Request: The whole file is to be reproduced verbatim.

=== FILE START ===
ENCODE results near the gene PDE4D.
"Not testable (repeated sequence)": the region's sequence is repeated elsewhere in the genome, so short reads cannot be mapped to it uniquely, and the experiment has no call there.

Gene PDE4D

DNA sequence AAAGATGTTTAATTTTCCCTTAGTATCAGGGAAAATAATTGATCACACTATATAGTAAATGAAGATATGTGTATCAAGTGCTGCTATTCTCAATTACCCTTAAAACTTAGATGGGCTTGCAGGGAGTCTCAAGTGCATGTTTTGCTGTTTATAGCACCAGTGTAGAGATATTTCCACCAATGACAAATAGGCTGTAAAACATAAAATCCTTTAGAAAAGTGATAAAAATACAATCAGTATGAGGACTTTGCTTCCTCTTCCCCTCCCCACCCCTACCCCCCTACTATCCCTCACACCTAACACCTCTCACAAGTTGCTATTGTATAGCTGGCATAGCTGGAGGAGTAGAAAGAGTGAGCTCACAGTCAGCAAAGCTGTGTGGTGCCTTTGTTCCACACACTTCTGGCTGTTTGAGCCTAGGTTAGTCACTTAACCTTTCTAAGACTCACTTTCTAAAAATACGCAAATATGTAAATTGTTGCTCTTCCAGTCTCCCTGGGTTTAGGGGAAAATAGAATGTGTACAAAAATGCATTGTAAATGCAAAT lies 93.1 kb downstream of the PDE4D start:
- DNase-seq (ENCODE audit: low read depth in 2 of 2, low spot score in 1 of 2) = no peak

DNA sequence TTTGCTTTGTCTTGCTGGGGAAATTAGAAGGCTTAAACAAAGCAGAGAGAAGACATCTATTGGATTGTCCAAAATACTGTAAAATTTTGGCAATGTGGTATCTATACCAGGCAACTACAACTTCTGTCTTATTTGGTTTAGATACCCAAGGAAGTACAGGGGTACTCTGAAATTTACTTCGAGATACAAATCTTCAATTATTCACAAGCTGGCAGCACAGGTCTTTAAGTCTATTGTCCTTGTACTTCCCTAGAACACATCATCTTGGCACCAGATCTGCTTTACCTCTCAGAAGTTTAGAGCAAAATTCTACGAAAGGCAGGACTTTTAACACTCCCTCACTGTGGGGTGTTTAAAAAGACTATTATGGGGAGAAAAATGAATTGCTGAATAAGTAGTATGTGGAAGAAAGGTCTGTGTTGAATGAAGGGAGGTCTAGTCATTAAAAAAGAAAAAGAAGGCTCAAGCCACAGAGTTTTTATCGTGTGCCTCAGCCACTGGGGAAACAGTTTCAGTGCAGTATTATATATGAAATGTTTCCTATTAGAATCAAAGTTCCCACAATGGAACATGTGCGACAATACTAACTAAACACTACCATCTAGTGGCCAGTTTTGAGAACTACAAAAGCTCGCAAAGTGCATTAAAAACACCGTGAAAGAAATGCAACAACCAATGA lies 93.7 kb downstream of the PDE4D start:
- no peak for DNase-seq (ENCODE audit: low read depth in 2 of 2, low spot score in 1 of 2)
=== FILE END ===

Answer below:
ENCODE results near the gene PDE4D.
"Not testable (repeated sequence)": the region's sequence is repeated elsewhere in the genome, so short reads cannot be mapped to it uniquely, and the experiment has no call there.

Gene PDE4D

DNA sequence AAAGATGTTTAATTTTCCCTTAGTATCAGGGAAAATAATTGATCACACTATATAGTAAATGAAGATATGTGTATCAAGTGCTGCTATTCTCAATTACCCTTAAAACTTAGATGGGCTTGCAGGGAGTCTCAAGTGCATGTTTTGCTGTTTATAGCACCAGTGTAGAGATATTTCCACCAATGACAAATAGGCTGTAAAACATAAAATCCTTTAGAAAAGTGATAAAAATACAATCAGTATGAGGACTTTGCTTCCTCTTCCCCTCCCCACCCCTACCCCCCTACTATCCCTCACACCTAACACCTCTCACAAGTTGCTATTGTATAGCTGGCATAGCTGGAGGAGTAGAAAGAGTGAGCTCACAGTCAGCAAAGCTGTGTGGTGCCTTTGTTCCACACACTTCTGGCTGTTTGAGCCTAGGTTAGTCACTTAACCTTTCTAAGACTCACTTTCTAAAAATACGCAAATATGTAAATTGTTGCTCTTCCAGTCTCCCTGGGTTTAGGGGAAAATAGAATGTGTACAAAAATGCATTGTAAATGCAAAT lies 93.1 kb downstream of the PDE4D start:
- DNase-seq (ENCODE audit: low read depth in 2 of 2, low spot score in 1 of 2) = no peak

DNA sequence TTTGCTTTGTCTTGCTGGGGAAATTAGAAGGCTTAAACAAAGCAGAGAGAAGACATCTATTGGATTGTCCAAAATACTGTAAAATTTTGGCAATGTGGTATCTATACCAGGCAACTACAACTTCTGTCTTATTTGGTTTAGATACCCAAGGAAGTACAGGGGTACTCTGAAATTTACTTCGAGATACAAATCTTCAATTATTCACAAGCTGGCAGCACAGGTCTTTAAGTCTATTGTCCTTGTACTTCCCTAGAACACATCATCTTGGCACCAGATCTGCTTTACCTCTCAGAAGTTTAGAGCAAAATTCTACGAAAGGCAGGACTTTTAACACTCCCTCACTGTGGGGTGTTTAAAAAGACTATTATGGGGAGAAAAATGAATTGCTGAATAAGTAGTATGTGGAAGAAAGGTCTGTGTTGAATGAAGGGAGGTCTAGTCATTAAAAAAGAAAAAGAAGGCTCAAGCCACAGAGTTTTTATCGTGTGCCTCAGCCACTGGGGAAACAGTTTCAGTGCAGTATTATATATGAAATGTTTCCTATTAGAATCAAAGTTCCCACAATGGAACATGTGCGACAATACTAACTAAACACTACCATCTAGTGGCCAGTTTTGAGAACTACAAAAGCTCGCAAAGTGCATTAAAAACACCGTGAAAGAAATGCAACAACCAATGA lies 93.7 kb downstream of the PDE4D start:
- no peak for DNase-seq (ENCODE audit: low read depth in 2 of 2, low spot score in 1 of 2)